void gogo2(int a) { printf(" Base :: gogo2 (int) \n"); };    
   void gogo3(int a) { printf(" Base :: gogo3 (int) \n"); };
};

class Derived : protected Base {
public:
   virtual void gogo(int a) { printf(" Derived :: gogo (int) \n"); };
   void gogo1(int a) { printf(" Derived :: gogo1 (int) \n"); };
   virtual void gogo2(int a) { printf(" Derived :: gogo2 (int) \n"); };
   void gogo3(int a) { printf(" Derived :: gogo3 (int) \n"); };       
};

int main() {
   std::cout << "Derived" << std::endl;
   auto obj = new Derived ;
   obj->gogo(7);
   obj->gogo1(7);
   obj->gogo2(7);
   obj->gogo3(7);
   std::cout << "Base" << std::endl;
   auto base = (Base*)obj;
   base->gogo(7);
   base->gogo1(7);
   base->gogo2(7);
   base->gogo3(7);

   std::string s;
   std::cout << "press any key to exit" << std::endl;
   std::cin >> s;
   return 0;
}

output

Derived
 Derived :: gogo (int)
 Derived :: gogo1 (int)
 Derived :: gogo2 (int)
 Derived :: gogo3 (int)
Base
 Derived :: gogo (int)
 Derived :: gogo1 (int)
 Base :: gogo2 (int)
 Base :: gogo3 (int)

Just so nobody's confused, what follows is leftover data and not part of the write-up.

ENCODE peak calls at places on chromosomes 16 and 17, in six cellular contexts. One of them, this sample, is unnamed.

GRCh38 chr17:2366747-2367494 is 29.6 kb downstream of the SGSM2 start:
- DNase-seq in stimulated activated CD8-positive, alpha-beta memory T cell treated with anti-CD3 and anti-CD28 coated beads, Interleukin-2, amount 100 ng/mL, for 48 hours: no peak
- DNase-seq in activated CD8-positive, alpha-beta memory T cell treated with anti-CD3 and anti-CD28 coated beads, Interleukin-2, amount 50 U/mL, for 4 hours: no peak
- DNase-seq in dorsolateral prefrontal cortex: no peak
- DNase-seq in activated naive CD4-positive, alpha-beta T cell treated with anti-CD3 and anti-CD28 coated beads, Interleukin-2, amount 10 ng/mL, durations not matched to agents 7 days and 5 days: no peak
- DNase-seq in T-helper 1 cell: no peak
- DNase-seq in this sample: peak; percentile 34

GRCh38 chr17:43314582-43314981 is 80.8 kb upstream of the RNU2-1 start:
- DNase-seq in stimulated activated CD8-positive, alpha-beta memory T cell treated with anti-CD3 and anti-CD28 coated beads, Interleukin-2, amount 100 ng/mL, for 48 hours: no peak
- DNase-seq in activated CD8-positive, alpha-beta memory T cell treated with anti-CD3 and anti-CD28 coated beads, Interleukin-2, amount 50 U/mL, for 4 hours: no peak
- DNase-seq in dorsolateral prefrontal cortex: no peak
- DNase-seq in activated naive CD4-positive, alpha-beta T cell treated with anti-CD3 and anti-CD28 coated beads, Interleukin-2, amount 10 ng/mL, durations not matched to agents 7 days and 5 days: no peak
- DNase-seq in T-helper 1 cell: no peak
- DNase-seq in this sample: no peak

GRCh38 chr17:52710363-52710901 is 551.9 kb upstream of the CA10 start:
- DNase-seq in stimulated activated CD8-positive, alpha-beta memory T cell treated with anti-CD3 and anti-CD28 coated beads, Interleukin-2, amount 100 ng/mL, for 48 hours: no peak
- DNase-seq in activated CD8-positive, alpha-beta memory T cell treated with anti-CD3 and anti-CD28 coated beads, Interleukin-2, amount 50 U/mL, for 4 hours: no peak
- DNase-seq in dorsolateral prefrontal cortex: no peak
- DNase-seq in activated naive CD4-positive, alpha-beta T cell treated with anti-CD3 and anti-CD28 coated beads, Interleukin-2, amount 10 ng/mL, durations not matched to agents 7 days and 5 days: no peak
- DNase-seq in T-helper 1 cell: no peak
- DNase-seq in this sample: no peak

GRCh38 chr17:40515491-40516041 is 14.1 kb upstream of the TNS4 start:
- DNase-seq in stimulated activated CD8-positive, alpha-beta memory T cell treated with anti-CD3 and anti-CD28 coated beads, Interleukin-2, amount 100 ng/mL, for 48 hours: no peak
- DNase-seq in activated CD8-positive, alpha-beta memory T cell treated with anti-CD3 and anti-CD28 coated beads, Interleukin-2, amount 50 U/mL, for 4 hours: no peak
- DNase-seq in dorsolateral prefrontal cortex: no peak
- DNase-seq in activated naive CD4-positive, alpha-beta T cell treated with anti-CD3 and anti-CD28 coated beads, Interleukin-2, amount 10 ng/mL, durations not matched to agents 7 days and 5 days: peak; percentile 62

press any key to exit

the best way is using the base::function as say @sth

| improve this answer | |
  • As explained in this Question, this shouldn't work because of protected inheritance. To cast a base class pointer you have to use public inheritance. – Darkproduct Jun 3 at 9:06
  • Interesting. After reading this answer I thought with protected inheritance the fact that Derived is derived from Base would be only visible to the class itself and not visible to the outside too. – Darkproduct Jun 12 at 10:40
0
0

Yes you can call it. C++ syntax for calling parent class function in child class is

class child: public parent {
  // ...

  void methodName() {
    parent::methodName(); // calls Parent class' function
  }
};

Read more about function overriding.

| improve this answer | |